Chronic reading problems and depression appear to be related, especially among low-income children, and the reading problems precede the depression.
A new study done by researchers at the University of Delaware and West Chester University of Pennsylvania found that low-income children who take part in reading assistance programs in fifth grade are more depressed, anxious, and withdrawn than their peers, especially when they have chronic reading problems. The study is reported in the March-April 2007 issue of the journal Child Development.
Children from low-income families often have difficulties in reading and math achievement in early elementary school, and these problems increase as they rise in grade level. This study sought to determine if and when reading difficulties are associated with emotional distress.
The researchers looked at 105 4- to 12-year-old children who took part in a longitudinal study of the emotional development of disadvantaged children. Mothers and teachers provided information about reading assistance when the children were in the third and fifth grades, achievement scores documented reading difficulty, teachers rated problem behaviors in school that reflect emotional distress, and the children reported about their own recent negative emotional experiences, including sadness, shame, and fear. The study took into consideration children's verbal abilities and family income.
Researchers found that fifth grade reading problems were associated with increases in emotional distress from third to fifth grade. Children in reading assistance programs in fifth grade showed more distressed behaviors than those in third grade, whether or not they were in reading programs at that time. And children who were in reading programs in both third and fifth grades were the most distressed.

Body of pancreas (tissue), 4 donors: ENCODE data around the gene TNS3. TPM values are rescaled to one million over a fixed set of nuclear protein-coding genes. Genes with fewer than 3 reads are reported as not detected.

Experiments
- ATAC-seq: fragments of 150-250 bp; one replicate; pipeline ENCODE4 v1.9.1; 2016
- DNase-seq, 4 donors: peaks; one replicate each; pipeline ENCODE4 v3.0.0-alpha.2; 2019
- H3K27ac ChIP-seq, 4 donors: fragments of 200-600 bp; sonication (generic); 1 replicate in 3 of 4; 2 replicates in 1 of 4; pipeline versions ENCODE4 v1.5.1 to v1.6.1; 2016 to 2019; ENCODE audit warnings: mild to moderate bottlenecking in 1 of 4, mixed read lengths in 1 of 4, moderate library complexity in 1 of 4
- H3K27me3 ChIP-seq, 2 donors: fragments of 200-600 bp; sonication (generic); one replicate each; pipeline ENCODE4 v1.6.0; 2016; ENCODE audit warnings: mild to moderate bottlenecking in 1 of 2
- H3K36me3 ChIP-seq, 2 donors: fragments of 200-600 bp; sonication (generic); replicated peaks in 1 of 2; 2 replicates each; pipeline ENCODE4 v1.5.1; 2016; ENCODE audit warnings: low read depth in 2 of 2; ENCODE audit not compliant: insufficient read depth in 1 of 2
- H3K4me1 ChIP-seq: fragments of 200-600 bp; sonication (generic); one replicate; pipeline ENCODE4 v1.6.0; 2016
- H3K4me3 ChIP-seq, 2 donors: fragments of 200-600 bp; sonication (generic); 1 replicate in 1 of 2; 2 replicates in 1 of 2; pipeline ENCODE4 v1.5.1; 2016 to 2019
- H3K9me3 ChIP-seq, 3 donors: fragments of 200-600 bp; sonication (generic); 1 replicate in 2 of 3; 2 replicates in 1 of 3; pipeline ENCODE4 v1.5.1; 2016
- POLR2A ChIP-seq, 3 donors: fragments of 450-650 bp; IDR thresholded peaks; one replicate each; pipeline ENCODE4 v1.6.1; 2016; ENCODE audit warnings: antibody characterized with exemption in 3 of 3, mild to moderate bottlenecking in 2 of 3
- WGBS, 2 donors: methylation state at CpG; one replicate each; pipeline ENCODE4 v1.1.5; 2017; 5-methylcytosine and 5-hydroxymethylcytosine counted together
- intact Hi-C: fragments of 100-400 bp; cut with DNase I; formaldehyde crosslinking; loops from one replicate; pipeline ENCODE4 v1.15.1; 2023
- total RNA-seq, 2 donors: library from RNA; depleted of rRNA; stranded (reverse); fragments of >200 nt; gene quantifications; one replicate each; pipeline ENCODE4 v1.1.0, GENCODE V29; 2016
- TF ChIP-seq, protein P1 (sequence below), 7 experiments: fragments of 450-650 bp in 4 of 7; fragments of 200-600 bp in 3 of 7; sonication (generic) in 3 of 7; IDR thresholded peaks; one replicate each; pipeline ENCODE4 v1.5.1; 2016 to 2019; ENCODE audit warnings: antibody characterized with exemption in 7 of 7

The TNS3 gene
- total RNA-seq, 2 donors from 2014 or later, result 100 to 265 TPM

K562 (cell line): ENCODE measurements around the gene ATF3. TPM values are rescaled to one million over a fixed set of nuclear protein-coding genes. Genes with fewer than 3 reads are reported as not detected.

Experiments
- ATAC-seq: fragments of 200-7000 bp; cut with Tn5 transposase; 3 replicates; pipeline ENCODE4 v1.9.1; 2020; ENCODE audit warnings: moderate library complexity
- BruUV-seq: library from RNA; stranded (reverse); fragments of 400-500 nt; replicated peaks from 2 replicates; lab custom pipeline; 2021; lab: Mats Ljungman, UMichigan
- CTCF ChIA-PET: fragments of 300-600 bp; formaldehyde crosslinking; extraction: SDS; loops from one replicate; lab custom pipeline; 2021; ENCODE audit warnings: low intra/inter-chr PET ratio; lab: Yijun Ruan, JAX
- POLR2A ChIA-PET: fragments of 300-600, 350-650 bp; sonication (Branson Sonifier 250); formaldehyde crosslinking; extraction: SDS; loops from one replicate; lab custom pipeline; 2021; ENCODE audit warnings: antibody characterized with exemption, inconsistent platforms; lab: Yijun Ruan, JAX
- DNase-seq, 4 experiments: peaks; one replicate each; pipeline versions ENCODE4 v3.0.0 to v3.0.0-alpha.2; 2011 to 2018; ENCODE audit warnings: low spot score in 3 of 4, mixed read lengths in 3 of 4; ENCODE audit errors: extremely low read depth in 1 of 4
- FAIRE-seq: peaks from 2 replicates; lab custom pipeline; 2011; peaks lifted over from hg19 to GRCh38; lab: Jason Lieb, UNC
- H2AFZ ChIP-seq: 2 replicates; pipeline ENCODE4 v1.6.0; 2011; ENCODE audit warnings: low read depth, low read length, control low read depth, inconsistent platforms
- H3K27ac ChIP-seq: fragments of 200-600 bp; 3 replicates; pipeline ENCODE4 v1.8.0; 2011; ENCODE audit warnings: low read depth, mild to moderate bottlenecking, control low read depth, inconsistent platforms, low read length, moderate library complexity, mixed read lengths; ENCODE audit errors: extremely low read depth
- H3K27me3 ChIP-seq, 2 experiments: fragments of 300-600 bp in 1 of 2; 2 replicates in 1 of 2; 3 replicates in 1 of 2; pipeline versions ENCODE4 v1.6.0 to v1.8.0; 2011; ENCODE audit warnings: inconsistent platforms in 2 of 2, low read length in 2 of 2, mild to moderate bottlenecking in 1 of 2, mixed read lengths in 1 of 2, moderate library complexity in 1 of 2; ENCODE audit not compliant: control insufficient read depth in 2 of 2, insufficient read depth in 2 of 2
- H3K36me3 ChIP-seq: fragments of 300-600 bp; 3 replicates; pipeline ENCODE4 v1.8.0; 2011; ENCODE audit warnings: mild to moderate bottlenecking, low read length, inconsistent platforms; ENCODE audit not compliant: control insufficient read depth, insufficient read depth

These children also reported especially high levels of negative emotional experiences. The results tie the emotional distress to developmental changes in children's understanding of academic ability between 9 and 12 years of age.
"Much research documents the common academic difficulties of economically disadvantaged children," according to Brian P. Ackerman, professor of psychology at the University of Delaware and lead author of the study. "Little is known, however, about the emotional impact of these difficulties and participation in remediation programs, or whether the impact changes with age.
"Our results suggest that such difficulties have special emotional significance for preadolescent children, but perhaps not for younger children, and that attending to the emotional impact could help prevent school disengagement for disadvantaged children."